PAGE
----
DR: Yeah. My sense is some of the people using that term are objecting to the use of "change" since it could either be beneficial or detrimental. It's kind of a neutral term for something that could be disastrous.

PK: I see. In that case, yeah, the point is well-taken. It's just a conventional usage. That's the main reason it's still used is because usually people know what we're talking about... everyone knows what we're talking about when we say climate "change," but the use of these might imply some subjectivity. But, yeah, no doubt that their ultimate point is correct in the sense that the climate "change" that we're talking--induced by humans--if it goes unconstrained in the future, could well be climate chaos, ecological chaos, societal chaos, climate catastrophe, whatever you want to call it. But, yeah, it will be very, very disruptive, no doubt, on both society and the ecosystem.

DR: I'm going to read three recommendations from your report and follow each of them with a question. The recommendation 1 is a freeze on new construction of traditional coal-fired power plants by 2010 with a linear phase out of all such existing plants between 2010 and 2030. And the question is: The world, and especially countries like China and India, seem to be committed to rapid economic growth which requires increasing amounts of energy. The near term reality is most of that energy can only be provided by burning coal and gas. Is it reasonable to expect that economic growth will be sacrificed for a freeze on coal-fired power plants?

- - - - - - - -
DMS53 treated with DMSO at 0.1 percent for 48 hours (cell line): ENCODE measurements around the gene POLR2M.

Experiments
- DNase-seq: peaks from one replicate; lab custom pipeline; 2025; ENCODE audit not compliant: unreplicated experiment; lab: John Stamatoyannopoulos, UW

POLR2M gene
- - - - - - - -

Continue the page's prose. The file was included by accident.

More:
PK: Well, I'm not sure how reasonable it is to expect it, but we can hope for it, certainly. And, I should also mention that the suggestion that you mentioned is really sort of a corollary in a sense that our main scenarios focus on a global phase out of coal emissions starting from 2025 and becoming zero by 2050, with developed countries taking the lead. In other words, making their emissions constant and then declining between now and the next decade or so, and then giving developing countries another decade to catch up. So that's sort of the main scenario we've assumed. And then the whole world declining their emissions from coal between 2025 and 2050.

But what you mentioned was if the world decides that the 450, even, is an unacceptable level--450 ppm CO2--and instead wants to lower the CO2 or aim for a target CO2 level that's even lower, that's when we might want to initiate an earlier phase out of coal. So, in other words, instead of 2025 to 2050 being the phase out period for coal, shift it to 2010 to 2030.